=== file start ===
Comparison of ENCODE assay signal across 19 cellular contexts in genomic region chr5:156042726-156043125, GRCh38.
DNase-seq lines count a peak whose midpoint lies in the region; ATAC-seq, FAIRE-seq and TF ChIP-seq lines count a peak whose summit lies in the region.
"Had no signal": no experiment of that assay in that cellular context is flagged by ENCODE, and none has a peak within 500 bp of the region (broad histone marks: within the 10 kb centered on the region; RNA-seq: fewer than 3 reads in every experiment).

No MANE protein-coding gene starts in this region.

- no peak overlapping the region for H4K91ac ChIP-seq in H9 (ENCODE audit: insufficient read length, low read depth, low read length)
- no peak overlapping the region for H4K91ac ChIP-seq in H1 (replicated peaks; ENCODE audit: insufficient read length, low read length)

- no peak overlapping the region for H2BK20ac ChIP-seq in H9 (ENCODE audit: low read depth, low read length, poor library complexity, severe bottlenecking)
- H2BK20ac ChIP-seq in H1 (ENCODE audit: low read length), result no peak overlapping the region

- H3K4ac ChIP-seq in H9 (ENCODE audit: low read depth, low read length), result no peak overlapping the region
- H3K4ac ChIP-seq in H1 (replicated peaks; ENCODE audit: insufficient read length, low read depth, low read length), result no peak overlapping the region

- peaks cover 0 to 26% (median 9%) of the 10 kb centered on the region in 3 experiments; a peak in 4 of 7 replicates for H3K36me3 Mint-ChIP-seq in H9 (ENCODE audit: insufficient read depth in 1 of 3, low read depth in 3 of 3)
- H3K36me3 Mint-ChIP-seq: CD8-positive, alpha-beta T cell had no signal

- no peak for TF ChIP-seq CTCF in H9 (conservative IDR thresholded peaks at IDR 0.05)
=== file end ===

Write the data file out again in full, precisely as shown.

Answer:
Comparison of ENCODE assay signal across 19 cellular contexts in genomic region chr5:156042726-156043125, GRCh38.
DNase-seq lines count a peak whose midpoint lies in the region; ATAC-seq, FAIRE-seq and TF ChIP-seq lines count a peak whose summit lies in the region.
"Had no signal": no experiment of that assay in that cellular context is flagged by ENCODE, and none has a peak within 500 bp of the region (broad histone marks: within the 10 kb centered on the region; RNA-seq: fewer than 3 reads in every experiment).

No MANE protein-coding gene starts in this region.

- no peak overlapping the region for H4K91ac ChIP-seq in H9 (ENCODE audit: insufficient read length, low read depth, low read length)
- no peak overlapping the region for H4K91ac ChIP-seq in H1 (replicated peaks; ENCODE audit: insufficient read length, low read length)

- no peak overlapping the region for H2BK20ac ChIP-seq in H9 (ENCODE audit: low read depth, low read length, poor library complexity, severe bottlenecking)
- H2BK20ac ChIP-seq in H1 (ENCODE audit: low read length), result no peak overlapping the region

- H3K4ac ChIP-seq in H9 (ENCODE audit: low read depth, low read length), result no peak overlapping the region
- H3K4ac ChIP-seq in H1 (replicated peaks; ENCODE audit: insufficient read length, low read depth, low read length), result no peak overlapping the region

- peaks cover 0 to 26% (median 9%) of the 10 kb centered on the region in 3 experiments; a peak in 4 of 7 replicates for H3K36me3 Mint-ChIP-seq in H9 (ENCODE audit: insufficient read depth in 1 of 3, low read depth in 3 of 3)
- H3K36me3 Mint-ChIP-seq: CD8-positive, alpha-beta T cell had no signal

- no peak for TF ChIP-seq CTCF in H9 (conservative IDR thresholded peaks at IDR 0.05)